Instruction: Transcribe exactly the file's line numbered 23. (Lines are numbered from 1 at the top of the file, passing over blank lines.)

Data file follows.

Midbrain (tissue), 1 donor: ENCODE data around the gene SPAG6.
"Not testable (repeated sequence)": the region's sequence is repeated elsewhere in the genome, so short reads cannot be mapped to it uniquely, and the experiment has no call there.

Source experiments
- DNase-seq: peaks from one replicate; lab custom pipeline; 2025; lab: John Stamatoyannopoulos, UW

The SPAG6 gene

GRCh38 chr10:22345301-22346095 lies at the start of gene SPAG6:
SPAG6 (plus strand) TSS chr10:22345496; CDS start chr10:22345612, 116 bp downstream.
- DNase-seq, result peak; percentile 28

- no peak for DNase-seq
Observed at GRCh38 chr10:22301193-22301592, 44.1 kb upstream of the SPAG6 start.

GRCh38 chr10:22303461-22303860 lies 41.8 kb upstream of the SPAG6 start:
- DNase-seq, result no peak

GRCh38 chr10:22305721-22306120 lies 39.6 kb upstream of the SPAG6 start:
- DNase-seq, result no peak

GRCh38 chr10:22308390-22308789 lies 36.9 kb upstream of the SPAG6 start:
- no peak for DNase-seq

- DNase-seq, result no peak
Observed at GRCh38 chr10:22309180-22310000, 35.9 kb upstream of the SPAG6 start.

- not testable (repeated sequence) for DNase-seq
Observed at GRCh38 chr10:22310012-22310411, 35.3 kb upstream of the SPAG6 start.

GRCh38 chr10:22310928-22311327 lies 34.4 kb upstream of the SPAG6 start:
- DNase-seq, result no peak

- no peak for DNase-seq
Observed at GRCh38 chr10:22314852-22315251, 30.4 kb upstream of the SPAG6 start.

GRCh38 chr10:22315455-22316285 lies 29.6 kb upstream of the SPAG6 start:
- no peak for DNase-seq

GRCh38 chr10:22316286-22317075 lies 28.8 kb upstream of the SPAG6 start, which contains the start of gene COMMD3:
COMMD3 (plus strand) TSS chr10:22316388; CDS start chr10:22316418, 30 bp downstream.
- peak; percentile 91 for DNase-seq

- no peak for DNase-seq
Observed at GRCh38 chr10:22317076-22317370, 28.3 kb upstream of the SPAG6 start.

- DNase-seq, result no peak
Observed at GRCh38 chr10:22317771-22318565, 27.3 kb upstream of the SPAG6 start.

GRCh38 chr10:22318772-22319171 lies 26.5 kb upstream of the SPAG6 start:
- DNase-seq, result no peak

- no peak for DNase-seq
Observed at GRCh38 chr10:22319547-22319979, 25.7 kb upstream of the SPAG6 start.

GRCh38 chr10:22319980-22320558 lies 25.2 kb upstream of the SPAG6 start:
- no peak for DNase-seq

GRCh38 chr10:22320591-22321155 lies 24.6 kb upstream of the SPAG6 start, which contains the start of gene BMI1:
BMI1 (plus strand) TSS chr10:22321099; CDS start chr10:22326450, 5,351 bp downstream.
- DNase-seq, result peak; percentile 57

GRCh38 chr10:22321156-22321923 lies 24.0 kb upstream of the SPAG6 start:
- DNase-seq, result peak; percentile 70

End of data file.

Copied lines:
- no peak for DNase-seq